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Crocodylocapillaria longiovata n. gen., b. sp. (Nematoda: Capillariidae) from the Stomach of Crocodiles in Australia and New Guinea
František Moravec and David M. Spratt
The Journal of Parasitology
Vol. 84, No. 2 (Apr., 1998), pp. 426-430
Stable URL: http://www.jstor.org/stable/3284505
Page Count: 5
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A new nematode, Crocodylocapillaria longiovata n. gen. and n. sp., is described from the stomach of wild and farmed young crocodiles, Crocodylus johnstoni Krefft, and Crocodylus porosus Schneider, from northern Australia and Papua New Guinea; it is undoubtedly identical with the nematodes previously reported as Capillaria sp. from Crocodylus novaequineae Schmidt from Irian Jaya, Indonesia. This capillariid species represents a new genus, being characterized mainly by the presence of elongate eggs with unusually long protruding polar plugs, a well developed vulvar appendage, a weakly sclerotized spicule, proximal and distal parts of the spicular sheath with spines, and the male posterior end with 2 large lateral caudal lobes and a pair of papillae near the cloacal opening. The body length of C. longiovata males and females is 5,576-7,208 µm and 8,609-14,008 µm, respectively, the spicule is 276-369 µm long; the size of the egg proper is 48-60 x 15-21 µm, length of polar plugs 15-18 µm. Neocapillaria Yi and Guitang, 1994, a junior homonym of Neocapillaria Moravec, 1987, is re-named Sinocapillaria nom. n. and placed as a synonym of Pseudocapillaria Freitas, 1959. Indocapillaria De and Maity, 1995 is retained as a subgenus of Pseudocapillaria because of the possession of a vulvar appendage in the type species. Neocapillaria Moravec, 1987 remains a subgenus of Capillaria Zeder, 1800. A key to genera of the Capillariidae from poikilotherm vertebrates is provided; C. longiovata is the first capillariid species described from the digestive tract of crocodiles.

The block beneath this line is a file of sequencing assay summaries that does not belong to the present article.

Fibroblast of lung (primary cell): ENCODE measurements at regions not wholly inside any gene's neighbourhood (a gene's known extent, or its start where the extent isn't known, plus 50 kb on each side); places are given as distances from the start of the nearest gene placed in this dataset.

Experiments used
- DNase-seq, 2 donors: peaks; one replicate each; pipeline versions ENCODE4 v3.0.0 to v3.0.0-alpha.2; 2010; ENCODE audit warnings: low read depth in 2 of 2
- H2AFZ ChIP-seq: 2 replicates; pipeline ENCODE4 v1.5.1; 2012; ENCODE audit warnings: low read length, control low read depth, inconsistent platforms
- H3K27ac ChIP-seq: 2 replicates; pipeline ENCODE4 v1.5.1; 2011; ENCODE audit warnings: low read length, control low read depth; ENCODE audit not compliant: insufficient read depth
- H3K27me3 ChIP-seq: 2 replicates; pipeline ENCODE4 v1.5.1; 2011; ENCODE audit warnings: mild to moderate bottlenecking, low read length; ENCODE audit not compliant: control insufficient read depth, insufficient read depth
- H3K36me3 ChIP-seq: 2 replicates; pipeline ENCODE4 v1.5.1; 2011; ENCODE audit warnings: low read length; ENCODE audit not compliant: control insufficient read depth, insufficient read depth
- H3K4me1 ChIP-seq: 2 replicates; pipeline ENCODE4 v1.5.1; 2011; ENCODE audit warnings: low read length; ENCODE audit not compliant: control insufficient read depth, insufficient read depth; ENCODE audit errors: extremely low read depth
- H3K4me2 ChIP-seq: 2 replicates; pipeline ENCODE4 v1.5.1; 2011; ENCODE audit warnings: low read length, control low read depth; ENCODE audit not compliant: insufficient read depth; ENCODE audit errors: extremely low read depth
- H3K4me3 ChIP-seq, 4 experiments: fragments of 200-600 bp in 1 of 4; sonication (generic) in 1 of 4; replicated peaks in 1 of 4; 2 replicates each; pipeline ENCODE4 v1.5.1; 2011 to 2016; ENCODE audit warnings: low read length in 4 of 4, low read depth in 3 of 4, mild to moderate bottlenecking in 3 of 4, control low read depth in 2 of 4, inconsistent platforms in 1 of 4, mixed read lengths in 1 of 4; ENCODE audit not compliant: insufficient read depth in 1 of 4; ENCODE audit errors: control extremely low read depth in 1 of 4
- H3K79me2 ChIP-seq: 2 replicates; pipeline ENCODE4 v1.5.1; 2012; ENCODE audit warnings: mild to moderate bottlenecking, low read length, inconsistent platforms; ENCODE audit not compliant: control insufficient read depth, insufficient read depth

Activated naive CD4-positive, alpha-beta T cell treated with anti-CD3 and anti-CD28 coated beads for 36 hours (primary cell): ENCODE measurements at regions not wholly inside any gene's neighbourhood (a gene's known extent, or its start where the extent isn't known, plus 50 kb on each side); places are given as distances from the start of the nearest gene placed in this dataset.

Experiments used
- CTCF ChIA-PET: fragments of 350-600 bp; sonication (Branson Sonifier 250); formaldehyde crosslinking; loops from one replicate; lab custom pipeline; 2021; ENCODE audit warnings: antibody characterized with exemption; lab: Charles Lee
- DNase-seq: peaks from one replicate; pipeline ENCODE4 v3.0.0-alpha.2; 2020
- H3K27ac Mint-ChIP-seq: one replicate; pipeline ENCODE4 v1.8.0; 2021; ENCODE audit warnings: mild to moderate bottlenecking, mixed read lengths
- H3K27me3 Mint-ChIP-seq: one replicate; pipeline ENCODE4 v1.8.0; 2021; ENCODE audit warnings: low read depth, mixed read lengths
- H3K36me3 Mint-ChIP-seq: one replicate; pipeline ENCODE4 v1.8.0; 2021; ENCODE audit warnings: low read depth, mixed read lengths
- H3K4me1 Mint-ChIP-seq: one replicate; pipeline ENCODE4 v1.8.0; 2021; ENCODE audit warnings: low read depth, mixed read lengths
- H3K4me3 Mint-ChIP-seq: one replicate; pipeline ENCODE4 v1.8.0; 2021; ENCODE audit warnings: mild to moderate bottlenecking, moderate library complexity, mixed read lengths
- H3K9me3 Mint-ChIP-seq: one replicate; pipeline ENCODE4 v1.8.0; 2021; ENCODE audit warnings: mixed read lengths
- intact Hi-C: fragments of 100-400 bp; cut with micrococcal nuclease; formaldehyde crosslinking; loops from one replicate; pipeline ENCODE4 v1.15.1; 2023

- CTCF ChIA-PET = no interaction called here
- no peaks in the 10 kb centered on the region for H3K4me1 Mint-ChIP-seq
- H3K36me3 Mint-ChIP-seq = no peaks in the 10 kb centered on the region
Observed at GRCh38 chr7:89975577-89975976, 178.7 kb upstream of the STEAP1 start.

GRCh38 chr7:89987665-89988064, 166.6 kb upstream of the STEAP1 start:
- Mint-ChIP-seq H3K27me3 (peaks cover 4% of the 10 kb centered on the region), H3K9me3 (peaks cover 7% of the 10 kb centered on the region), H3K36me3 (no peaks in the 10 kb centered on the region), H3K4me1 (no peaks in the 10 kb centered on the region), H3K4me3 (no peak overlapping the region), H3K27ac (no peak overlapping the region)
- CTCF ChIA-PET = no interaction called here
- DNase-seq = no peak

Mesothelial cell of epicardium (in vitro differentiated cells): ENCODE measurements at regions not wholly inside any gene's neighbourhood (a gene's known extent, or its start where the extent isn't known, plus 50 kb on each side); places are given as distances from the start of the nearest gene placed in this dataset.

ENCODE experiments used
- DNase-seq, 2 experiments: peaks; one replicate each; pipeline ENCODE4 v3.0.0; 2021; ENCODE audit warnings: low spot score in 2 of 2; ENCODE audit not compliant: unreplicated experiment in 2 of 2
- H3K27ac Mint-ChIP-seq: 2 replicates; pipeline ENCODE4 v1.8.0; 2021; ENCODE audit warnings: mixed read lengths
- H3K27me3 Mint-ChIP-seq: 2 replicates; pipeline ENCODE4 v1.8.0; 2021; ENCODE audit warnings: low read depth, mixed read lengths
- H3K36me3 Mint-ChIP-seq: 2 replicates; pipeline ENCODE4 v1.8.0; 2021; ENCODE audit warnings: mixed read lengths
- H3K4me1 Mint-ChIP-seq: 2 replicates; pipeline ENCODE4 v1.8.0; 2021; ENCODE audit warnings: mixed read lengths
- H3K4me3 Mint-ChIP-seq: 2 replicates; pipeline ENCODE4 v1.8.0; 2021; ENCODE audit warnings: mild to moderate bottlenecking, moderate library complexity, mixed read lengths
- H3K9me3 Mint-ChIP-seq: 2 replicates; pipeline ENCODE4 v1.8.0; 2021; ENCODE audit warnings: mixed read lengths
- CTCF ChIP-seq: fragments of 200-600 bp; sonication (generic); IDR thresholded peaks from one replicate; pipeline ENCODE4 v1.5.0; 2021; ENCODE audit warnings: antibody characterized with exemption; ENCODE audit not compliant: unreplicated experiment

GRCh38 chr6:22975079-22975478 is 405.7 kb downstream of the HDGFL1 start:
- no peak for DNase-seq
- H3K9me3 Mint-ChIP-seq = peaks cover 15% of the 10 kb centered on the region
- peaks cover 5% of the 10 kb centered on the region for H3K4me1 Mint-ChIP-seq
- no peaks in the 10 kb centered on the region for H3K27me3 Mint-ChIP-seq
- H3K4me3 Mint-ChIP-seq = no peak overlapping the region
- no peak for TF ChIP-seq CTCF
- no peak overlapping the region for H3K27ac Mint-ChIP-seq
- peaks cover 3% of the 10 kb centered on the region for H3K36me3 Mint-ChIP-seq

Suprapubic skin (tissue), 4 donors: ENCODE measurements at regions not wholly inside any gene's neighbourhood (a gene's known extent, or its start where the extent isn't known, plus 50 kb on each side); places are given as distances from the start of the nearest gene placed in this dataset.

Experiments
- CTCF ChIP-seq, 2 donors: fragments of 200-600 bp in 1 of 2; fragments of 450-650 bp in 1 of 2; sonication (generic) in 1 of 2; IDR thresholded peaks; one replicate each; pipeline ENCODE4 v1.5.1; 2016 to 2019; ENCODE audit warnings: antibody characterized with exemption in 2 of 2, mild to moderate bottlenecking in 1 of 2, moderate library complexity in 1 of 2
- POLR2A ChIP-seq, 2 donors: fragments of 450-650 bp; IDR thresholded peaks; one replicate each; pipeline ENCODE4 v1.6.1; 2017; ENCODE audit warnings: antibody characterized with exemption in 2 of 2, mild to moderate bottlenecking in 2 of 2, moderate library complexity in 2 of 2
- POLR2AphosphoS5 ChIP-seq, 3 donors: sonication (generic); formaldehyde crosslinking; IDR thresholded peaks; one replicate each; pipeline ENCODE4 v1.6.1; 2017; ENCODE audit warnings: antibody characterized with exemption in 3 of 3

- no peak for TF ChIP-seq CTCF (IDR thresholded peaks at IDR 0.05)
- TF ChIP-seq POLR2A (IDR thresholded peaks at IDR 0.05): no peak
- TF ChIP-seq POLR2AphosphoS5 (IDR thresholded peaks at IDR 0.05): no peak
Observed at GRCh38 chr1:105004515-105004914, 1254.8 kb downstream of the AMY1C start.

The Journal of Parasitology © 1998 The American Society of Parasitologists